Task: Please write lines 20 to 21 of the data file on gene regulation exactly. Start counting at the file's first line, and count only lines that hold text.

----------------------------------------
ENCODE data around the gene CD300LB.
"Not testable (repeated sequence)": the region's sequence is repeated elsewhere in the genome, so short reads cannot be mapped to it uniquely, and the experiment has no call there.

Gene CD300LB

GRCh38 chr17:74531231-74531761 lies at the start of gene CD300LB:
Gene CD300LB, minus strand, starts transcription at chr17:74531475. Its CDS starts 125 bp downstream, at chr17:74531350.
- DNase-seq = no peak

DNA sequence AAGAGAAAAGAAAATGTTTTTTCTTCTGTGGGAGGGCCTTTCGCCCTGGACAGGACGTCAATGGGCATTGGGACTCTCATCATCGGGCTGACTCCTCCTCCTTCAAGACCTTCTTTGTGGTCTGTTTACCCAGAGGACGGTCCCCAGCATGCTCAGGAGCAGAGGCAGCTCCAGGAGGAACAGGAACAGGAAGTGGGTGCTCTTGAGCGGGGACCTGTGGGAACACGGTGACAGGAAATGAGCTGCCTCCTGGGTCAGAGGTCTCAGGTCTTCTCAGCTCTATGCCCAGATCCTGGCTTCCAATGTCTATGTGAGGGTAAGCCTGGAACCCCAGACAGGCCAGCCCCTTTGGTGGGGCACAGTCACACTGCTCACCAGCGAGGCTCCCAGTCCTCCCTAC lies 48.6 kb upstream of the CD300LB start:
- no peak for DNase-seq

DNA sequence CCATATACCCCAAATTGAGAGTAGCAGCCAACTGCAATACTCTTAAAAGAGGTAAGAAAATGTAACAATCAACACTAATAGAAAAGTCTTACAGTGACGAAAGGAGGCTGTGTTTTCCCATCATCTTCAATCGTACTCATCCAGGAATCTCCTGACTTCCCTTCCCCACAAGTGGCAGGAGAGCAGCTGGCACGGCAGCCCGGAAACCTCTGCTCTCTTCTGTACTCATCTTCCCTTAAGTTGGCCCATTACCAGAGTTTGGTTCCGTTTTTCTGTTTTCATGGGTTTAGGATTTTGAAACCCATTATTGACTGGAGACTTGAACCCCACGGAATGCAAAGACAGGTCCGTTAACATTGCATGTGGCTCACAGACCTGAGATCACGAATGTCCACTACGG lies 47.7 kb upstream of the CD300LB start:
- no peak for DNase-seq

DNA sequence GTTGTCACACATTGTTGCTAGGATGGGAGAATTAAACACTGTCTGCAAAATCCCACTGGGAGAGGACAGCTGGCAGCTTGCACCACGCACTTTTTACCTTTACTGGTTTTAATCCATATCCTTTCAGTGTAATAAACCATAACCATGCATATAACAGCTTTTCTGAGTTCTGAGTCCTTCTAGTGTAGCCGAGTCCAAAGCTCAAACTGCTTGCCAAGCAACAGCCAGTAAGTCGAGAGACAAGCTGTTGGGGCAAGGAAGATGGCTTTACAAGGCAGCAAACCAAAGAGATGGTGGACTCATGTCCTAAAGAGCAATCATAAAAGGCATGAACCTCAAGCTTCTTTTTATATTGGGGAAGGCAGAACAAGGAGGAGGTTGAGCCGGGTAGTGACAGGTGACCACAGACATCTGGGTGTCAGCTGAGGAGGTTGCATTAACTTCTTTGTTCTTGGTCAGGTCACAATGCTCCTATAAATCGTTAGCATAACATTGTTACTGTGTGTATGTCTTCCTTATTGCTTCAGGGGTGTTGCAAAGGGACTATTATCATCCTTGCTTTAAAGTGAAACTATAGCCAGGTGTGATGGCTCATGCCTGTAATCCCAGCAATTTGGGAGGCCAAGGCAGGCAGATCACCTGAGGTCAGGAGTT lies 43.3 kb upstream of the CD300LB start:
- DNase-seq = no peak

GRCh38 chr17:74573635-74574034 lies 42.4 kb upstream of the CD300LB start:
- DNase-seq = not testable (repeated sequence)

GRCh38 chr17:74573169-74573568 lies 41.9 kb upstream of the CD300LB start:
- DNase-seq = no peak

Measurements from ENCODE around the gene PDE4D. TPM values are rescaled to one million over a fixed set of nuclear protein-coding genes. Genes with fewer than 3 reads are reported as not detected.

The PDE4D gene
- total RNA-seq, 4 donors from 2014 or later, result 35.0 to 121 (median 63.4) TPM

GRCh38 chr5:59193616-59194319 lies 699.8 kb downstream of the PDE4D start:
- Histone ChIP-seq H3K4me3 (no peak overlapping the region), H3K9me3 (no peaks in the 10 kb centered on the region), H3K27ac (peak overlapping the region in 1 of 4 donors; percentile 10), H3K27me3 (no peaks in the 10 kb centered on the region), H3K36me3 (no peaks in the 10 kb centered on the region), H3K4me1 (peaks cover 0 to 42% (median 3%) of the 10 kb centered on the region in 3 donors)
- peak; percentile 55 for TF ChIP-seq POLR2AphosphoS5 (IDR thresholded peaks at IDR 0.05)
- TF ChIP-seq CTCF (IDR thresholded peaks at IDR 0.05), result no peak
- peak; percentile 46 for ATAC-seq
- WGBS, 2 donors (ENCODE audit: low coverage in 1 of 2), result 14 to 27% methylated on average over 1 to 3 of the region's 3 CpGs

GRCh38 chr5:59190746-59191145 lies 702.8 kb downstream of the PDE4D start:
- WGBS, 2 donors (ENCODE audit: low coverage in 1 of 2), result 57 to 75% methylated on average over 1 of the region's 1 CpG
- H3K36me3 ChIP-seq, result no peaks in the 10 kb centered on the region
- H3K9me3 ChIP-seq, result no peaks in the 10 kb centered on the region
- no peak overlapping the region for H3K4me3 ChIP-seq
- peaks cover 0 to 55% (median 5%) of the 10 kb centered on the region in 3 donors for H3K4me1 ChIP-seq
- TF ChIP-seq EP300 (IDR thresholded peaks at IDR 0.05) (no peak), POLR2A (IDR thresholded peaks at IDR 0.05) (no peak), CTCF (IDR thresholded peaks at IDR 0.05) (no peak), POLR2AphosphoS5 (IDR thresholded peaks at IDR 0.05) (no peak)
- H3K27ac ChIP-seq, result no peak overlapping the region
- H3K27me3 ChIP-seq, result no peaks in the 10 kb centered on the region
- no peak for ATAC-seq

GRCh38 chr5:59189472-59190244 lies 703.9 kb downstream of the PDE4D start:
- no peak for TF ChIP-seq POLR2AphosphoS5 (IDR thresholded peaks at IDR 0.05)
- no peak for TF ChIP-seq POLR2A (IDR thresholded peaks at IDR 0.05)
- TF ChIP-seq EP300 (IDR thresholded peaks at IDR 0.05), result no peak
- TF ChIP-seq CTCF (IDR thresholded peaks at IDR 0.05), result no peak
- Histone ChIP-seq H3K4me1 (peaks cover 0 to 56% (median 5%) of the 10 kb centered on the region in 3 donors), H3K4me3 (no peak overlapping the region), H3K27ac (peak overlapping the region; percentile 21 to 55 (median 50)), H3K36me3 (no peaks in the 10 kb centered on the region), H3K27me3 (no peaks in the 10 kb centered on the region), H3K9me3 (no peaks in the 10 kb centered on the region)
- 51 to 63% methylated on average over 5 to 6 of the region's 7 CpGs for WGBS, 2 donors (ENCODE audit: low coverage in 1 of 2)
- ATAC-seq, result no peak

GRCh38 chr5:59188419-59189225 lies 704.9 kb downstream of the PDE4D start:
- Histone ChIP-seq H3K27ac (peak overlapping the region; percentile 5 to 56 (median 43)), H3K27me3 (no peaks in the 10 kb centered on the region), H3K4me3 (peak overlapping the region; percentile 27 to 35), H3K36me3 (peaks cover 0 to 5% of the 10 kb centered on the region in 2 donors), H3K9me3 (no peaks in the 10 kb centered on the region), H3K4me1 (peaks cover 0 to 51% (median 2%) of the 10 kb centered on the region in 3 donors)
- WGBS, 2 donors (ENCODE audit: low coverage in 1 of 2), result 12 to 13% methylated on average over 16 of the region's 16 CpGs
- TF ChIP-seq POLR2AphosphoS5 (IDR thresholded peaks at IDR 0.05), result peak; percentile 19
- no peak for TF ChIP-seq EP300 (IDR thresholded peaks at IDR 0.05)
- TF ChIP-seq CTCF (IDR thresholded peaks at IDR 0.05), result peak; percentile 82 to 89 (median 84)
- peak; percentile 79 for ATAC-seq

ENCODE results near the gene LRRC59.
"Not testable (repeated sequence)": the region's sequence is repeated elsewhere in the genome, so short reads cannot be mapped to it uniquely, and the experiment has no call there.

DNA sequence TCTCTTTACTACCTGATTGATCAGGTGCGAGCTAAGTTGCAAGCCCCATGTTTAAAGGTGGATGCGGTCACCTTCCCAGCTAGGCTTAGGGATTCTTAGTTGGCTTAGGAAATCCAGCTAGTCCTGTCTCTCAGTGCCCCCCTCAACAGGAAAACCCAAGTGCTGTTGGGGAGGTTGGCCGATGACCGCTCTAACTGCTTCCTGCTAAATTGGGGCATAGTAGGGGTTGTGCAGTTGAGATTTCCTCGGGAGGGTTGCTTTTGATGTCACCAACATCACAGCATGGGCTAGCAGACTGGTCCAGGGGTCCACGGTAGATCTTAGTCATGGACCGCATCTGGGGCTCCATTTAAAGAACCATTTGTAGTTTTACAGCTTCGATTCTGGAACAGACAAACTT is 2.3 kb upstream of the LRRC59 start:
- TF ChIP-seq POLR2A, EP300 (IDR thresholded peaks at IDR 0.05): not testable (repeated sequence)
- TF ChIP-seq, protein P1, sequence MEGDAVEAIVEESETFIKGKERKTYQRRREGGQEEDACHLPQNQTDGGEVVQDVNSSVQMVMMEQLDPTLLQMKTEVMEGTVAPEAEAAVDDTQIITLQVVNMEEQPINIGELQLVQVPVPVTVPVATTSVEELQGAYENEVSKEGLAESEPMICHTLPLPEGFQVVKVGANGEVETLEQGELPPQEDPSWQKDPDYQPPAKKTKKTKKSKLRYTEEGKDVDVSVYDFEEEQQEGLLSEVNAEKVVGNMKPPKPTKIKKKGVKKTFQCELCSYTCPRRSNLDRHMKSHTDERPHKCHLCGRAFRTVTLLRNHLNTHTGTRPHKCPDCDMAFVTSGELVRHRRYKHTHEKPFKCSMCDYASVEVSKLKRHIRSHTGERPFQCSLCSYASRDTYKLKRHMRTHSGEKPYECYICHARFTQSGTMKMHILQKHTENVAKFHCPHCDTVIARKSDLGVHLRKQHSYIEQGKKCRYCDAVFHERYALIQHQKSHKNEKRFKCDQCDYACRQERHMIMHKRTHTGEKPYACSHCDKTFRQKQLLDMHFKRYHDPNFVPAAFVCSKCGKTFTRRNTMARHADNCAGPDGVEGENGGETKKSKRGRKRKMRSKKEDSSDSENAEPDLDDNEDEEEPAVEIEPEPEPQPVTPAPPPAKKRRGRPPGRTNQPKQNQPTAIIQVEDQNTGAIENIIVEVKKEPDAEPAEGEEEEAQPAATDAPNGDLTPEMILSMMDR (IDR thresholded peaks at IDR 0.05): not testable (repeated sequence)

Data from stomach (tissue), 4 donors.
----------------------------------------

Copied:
GRCh38 chr5:59193616-59194319 lies 699.8 kb downstream of the PDE4D start:
- Histone ChIP-seq H3K4me3 (no peak overlapping the region), H3K9me3 (no peaks in the 10 kb centered on the region), H3K27ac (peak overlapping the region in 1 of 4 donors; percentile 10), H3K27me3 (no peaks in the 10 kb centered on the region), H3K36me3 (no peaks in the 10 kb centered on the region), H3K4me1 (peaks cover 0 to 42% (median 3%) of the 10 kb centered on the region in 3 donors)